Gene Smar wrote:
> In a self-supporting tower, all the overturning moment is applied at the
> concrete base. For my short (64-foot) tower and its modest HF Yagi load I
> constructed a base of 10.5 cuyd of 3500 PSI concrete with rebar, per Trylon
> For a house-bracketed tower, this overturning moment is applied to the
> bracket, its mounting hardware and the house structure. (Because the rigid
> fastening (bracket) is higher above ground than a SS tower, this force would
> be lower than on a SS tower.) You can see why using a couple of half-inch lag
> bolts into the siding and wood sheathing of a typical residential
> installation may not generate enough holding force to keep from pulling out
> in high winds. That's why using a house bracket requires a bit more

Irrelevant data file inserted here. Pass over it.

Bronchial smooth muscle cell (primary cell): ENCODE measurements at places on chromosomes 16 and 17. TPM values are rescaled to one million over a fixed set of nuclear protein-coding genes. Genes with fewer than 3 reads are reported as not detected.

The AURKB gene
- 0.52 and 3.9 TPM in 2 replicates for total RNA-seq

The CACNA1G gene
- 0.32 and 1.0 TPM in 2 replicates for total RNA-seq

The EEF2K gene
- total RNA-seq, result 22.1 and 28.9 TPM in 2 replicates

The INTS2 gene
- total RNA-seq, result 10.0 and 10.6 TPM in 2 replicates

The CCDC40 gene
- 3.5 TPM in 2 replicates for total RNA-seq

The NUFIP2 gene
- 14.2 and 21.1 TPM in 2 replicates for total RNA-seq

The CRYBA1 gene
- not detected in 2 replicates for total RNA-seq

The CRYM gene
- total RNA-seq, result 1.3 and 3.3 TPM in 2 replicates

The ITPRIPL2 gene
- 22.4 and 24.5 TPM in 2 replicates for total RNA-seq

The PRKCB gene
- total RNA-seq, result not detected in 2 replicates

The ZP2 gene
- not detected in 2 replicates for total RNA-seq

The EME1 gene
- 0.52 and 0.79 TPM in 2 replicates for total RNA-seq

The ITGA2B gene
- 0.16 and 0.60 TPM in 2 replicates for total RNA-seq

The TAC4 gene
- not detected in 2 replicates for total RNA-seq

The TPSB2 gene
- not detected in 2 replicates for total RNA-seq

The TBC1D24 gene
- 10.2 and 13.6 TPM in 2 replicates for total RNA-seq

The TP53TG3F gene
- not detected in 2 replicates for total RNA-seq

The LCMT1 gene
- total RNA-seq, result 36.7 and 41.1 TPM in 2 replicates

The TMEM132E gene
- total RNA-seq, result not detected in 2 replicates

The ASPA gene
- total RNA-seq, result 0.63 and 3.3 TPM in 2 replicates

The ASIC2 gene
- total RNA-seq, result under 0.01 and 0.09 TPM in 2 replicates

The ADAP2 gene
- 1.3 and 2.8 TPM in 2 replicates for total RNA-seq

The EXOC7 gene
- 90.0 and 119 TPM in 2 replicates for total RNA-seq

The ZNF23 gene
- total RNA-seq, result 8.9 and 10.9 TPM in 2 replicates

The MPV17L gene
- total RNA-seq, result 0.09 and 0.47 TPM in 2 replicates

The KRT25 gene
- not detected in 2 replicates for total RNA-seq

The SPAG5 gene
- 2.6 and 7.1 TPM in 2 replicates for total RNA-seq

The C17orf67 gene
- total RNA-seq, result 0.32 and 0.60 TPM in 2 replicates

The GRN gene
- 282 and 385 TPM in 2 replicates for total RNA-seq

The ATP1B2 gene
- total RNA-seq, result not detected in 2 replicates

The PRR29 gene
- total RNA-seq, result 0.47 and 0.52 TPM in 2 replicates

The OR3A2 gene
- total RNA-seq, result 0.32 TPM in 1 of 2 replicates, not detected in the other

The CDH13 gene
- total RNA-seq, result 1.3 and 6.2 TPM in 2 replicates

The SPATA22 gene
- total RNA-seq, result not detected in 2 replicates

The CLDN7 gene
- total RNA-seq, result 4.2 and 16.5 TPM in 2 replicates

> engineering than we have been discussing here on TT.
And why the wood walls of many homes are not sufficient without
modification to hold a tower bracket.
OTOH at one time ROHN made a dirt base and I believe they still make the
drive rods. If the soil is of the proper quality I'd have not problem
using a dirt base under a 30' bracketed 25G holding a couple of UHF and
VHF antennas or even a small tribander.
> For more info on the subject of house brackets for towers check out the
> 8/96 QST article by K1KP. Good luck with your study/project.
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